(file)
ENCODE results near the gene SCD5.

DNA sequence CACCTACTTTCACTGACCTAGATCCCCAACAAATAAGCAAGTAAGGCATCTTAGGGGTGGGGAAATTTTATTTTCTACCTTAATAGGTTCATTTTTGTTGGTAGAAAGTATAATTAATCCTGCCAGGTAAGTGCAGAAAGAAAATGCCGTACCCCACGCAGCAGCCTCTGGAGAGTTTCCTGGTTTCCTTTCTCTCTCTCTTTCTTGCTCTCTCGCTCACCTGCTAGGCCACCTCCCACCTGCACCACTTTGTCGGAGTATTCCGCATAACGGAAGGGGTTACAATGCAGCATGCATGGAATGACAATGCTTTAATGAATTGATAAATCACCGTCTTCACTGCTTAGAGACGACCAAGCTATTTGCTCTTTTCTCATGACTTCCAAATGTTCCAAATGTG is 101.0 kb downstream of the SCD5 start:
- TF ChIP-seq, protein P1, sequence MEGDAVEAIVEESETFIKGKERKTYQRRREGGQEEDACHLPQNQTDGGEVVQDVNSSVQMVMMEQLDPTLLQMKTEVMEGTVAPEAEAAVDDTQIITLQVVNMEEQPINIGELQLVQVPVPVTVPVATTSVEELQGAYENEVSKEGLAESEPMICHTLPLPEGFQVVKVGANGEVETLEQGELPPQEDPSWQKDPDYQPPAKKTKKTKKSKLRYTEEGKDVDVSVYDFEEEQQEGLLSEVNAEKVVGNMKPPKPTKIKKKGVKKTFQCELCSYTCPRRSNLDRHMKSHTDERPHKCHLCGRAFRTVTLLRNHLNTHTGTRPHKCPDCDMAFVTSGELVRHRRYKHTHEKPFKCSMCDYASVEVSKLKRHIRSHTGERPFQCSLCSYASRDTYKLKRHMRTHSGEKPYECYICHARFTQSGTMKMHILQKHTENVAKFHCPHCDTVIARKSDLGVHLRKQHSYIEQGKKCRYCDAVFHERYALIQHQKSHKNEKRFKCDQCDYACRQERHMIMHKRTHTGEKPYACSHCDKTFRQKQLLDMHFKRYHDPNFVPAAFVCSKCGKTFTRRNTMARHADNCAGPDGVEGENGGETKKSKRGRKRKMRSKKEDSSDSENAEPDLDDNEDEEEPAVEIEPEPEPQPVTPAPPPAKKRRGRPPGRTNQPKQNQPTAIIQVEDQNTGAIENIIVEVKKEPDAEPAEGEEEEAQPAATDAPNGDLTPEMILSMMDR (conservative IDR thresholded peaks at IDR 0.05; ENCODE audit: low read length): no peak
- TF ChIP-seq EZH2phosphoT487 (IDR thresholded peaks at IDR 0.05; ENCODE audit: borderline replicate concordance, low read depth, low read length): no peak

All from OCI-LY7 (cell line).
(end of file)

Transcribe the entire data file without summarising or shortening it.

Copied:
ENCODE results near the gene SCD5.

DNA sequence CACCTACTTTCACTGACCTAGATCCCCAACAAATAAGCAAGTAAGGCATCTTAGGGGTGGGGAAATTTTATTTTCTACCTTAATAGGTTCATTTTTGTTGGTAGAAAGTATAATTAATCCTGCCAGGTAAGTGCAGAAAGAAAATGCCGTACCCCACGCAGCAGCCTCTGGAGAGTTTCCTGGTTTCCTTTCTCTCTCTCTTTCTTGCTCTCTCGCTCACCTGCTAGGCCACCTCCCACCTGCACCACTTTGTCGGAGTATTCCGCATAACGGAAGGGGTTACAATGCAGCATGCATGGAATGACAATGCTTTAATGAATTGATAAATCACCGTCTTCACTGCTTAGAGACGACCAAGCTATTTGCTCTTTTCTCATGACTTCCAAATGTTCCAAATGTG is 101.0 kb downstream of the SCD5 start:
- TF ChIP-seq, protein P1, sequence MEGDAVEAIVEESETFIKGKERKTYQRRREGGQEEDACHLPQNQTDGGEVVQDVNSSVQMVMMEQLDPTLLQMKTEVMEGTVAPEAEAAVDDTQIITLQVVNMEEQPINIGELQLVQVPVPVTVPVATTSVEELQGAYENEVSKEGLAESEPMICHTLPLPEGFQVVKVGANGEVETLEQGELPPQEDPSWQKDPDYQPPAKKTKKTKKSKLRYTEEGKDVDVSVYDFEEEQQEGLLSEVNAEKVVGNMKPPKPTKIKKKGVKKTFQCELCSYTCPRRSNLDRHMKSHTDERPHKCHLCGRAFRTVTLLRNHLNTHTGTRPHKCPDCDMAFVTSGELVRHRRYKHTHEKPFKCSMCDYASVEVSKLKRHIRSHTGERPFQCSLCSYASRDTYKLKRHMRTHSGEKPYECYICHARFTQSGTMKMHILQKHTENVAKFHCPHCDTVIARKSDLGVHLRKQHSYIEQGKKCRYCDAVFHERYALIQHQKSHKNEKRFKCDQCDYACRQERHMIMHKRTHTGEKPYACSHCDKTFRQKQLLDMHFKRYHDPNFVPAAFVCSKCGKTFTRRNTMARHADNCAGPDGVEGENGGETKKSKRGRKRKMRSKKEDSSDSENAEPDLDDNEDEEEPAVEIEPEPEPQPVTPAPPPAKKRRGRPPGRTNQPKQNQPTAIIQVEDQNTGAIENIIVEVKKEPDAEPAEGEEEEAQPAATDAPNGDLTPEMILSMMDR (conservative IDR thresholded peaks at IDR 0.05; ENCODE audit: low read length): no peak
- TF ChIP-seq EZH2phosphoT487 (IDR thresholded peaks at IDR 0.05; ENCODE audit: borderline replicate concordance, low read depth, low read length): no peak

All from OCI-LY7 (cell line).